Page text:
The major concerns of cold weather athletes and exercisers include:
- Knowing Basic Cold Weather Exercise Safety Guidelines
- Avoiding Frostbite and Hypothermia
- Dressing for Cold Weather Exercise
But what you eat and drink before and during cold-weather exercise can also help you perform your best and stay comfortable and safe. Proper nutrition helps regulate your core temperature, keeps your body warm and provides enough fuel for your working muscles. In warm weather it's easy to sweat to regulate your temperature and remove excess heat, but in cold weather you need to generate more heat to stay warm.
In the cold weather your body temperature normally drops. Your metabolism increases to warm and humidify the air you breathe and you tend to burn slightly more calories to stay warm. Breathing in cold, dry air forces your body to warm and humidify that air and with each exhalation, you lose significant amounts of water. Winter athletes need to consciously drink more fluids to replace the water that gets lost via respiration. Add this to a decreased desire to drink (the thirst mechanism is reduced in cold weather) and you can see why one of the biggest nutritional needs during winter exercise is replacing lost fluids and getting proper hydration. Dehydration is one of the main reasons for reduced performance in the cold.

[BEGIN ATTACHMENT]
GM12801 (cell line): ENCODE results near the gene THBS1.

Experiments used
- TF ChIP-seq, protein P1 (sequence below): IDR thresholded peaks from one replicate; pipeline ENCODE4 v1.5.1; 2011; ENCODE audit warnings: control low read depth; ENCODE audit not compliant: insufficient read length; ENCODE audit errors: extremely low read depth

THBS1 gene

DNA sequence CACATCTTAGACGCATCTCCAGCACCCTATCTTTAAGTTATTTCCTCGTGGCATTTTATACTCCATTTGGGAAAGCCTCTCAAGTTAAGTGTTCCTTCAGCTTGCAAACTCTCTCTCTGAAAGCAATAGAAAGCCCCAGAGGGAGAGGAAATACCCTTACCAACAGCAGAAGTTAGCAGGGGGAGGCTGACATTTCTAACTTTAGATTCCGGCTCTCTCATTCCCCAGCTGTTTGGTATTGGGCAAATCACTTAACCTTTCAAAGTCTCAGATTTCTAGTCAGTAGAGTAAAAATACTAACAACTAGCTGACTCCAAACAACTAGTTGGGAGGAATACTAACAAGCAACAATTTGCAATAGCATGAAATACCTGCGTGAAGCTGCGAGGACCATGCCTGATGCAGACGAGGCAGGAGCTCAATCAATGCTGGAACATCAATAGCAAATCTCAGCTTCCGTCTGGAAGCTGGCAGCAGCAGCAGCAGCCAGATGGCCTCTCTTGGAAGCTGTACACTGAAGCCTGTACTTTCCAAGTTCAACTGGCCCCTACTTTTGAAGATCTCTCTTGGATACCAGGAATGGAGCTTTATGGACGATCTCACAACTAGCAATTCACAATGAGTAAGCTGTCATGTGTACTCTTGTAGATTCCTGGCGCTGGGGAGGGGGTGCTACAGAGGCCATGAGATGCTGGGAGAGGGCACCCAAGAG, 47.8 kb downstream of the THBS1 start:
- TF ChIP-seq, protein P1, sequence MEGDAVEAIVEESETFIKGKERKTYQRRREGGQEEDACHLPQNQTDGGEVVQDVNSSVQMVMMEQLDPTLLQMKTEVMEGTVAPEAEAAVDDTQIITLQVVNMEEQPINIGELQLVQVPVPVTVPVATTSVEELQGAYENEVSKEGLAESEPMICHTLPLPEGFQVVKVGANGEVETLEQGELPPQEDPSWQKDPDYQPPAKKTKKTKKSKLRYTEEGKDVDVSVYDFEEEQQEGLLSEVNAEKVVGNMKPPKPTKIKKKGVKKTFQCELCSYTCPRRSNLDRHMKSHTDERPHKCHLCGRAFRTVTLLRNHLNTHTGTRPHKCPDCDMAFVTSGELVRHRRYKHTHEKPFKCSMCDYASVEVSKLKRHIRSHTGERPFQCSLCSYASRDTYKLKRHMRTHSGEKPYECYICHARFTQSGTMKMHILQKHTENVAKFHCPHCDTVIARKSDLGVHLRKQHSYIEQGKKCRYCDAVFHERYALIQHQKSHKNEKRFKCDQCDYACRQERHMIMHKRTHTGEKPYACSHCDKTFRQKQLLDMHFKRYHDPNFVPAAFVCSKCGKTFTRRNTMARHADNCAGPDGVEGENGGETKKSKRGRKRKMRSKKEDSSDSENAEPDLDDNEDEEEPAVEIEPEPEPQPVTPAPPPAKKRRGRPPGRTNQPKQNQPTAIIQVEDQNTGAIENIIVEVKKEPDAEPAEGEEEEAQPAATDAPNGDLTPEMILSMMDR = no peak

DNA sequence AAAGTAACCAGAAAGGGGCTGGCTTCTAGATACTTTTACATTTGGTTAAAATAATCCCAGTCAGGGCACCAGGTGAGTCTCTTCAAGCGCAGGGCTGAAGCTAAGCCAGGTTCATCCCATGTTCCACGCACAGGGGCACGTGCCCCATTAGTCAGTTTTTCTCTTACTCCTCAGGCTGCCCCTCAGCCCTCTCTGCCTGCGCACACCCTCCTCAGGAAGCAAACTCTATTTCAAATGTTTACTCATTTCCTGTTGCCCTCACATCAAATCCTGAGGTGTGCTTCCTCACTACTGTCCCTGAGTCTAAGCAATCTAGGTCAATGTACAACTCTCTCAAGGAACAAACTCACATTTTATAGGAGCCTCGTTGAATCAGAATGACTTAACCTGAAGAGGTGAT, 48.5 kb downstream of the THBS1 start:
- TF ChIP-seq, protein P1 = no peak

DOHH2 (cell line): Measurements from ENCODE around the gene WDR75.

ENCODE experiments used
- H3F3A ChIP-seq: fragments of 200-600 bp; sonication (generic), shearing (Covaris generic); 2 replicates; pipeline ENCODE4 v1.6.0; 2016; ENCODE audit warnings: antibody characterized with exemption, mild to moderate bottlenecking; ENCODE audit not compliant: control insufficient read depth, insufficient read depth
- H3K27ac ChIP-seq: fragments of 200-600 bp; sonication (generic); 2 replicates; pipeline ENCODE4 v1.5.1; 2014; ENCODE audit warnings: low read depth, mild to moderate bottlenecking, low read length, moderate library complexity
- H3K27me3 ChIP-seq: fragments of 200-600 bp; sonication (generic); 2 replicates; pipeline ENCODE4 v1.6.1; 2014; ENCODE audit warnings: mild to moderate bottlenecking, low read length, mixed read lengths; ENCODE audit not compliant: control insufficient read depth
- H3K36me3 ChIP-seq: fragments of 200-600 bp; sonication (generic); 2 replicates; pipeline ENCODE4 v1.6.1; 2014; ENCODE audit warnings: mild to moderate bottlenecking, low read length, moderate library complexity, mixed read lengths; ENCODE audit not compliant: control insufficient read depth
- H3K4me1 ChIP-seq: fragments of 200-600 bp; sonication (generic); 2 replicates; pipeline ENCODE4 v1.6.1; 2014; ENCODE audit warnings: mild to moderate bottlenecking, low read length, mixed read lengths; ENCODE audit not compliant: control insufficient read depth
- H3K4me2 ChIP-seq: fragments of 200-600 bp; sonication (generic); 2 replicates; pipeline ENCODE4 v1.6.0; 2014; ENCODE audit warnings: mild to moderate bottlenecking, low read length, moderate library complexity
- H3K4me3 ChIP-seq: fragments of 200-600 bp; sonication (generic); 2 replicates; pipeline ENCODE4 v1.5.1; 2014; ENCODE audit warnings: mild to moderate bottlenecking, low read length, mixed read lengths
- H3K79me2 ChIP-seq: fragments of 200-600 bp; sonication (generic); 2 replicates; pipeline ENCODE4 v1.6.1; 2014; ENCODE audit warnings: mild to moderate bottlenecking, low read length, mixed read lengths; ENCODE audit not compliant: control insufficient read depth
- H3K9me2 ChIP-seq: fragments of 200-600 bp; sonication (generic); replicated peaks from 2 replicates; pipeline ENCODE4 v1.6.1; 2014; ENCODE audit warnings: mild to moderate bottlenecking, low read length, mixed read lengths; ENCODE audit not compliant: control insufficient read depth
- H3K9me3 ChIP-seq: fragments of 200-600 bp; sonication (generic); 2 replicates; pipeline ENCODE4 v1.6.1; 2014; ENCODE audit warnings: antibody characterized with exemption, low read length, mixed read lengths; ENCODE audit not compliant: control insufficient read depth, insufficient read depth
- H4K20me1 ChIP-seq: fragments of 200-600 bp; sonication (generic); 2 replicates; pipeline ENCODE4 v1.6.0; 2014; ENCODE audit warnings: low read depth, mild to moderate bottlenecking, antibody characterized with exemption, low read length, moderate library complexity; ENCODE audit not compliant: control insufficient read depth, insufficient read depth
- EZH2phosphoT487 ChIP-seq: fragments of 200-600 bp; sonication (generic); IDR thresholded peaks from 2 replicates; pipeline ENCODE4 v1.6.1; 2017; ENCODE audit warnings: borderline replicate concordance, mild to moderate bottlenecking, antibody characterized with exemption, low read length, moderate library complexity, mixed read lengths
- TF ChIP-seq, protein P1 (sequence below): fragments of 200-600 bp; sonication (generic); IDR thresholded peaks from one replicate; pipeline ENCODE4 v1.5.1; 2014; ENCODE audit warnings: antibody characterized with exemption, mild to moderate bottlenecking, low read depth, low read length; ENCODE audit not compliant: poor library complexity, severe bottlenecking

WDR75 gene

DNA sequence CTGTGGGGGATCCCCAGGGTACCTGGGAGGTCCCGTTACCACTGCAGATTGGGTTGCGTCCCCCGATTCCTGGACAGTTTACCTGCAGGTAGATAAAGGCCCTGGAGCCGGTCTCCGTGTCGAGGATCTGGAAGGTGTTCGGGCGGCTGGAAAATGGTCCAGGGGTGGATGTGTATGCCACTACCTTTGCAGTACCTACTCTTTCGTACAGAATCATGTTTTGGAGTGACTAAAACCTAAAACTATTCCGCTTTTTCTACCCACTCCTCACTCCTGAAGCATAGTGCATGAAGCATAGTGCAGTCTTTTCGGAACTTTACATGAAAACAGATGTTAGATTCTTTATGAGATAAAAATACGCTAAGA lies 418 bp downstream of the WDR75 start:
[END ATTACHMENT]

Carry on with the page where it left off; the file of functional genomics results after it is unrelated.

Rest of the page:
When it comes to eating during cold weather exercise, warm foods are ideal, but not very practical. The problem with cold foods and fluids is that they can chill the body. In summer, this cooling effect is helpful during exercise, but in winter hot foods are the better choice.
Ideal foods are complex carbohydrates consumed 2 hours prior to exercise. Soups, chili, bread, bagels, pasta with tomato sauce, baked potatoes, cereals, peanut butter, lean meat, and low-fat cheese are good choices.
It's also important to eat continually to replace carbohydrate stores that are being used for exercise and warming. If you don't replace this energy you will likely feel more fatigued and chilled. Children get hungrier more often and fatigue quicker. This is especially important for children. Plan ahead and bring energy bars, chocolate bars, trail mix, bananas, sandwiches or something that you like and will eat.
- Sports Nutrition Basics: From Training to Competition
- Carbohydrates - An Athlete's Main Fuel Source
- How Fat Provides Energy for Exercise
- Recognize, Prevent and Treat High Altitude Illness (AMS)
Recommendations for Cold Weather Nutrition
- Drink plenty of water
- Eat a variety of high carbohydrates foods
- Plan to eat a small snack every 30-45 minutes (100-200 calories)
- Eat warm or hot food when possible
- Decrease caffeine consumption
- Don't drink alcohol. Alcohol dilates the blood vessels and increases heat loss.
And finally, it's important for winter athletes to have an emergency food source with them. This is beyond what you plan to eat. Hide an extra energy bar somewhere just in case.